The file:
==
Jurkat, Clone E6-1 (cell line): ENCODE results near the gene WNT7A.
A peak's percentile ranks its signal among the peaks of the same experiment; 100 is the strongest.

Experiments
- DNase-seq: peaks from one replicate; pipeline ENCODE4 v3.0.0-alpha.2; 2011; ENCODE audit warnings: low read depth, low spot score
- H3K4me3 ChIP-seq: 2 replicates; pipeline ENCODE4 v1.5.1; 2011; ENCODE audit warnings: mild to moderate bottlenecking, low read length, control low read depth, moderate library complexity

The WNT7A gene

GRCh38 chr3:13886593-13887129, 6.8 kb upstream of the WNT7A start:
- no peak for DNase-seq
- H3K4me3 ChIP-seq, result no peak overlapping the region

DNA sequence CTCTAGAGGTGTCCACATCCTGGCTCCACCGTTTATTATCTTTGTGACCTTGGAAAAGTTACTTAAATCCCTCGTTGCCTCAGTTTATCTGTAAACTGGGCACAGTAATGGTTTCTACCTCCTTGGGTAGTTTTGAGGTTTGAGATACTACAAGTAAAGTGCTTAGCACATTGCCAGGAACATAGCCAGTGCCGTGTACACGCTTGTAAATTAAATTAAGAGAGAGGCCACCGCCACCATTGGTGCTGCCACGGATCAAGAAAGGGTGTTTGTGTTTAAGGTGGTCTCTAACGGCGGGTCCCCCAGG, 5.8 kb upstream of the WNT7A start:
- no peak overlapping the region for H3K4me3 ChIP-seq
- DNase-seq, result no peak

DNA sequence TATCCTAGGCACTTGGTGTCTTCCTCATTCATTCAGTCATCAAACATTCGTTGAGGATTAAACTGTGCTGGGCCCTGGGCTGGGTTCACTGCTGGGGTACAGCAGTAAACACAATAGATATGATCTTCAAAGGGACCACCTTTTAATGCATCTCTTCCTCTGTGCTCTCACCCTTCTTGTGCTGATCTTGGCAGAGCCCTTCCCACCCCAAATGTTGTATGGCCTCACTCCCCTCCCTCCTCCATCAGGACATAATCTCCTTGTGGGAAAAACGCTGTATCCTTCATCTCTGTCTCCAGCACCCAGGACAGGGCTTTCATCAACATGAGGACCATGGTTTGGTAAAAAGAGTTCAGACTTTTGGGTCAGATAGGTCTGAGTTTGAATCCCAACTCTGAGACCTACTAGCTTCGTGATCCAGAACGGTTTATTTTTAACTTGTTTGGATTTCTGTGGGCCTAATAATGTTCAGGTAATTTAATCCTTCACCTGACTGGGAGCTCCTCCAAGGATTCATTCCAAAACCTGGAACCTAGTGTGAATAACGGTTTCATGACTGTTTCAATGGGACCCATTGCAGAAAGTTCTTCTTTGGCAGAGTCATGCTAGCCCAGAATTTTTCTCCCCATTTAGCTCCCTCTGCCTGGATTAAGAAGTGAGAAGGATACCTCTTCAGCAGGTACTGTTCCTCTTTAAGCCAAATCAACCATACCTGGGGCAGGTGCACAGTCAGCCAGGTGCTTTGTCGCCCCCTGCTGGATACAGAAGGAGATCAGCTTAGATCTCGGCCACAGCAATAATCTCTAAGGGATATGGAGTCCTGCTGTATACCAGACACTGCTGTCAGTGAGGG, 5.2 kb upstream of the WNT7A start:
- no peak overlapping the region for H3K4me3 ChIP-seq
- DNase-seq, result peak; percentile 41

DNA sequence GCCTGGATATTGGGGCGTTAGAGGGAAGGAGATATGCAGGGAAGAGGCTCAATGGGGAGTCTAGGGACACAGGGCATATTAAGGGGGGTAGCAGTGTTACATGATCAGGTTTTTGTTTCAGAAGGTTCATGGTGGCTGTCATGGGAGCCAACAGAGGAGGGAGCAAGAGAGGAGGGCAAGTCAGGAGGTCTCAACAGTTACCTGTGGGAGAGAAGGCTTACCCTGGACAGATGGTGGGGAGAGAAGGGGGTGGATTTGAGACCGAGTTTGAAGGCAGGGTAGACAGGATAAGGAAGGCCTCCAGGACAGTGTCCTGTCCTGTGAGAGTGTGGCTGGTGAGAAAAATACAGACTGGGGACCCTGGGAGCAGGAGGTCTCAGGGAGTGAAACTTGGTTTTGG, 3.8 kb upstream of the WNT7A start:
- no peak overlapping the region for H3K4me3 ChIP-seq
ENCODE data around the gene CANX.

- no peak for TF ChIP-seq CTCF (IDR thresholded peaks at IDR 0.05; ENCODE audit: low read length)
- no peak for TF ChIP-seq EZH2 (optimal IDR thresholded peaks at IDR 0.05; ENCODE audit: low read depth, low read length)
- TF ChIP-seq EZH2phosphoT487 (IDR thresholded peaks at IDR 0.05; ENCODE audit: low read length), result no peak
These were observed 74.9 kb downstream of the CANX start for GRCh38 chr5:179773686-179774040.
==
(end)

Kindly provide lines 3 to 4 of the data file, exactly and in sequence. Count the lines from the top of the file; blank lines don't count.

Experiments
- DNase-seq: peaks from one replicate; pipeline ENCODE4 v3.0.0-alpha.2; 2011; ENCODE audit warnings: low read depth, low spot score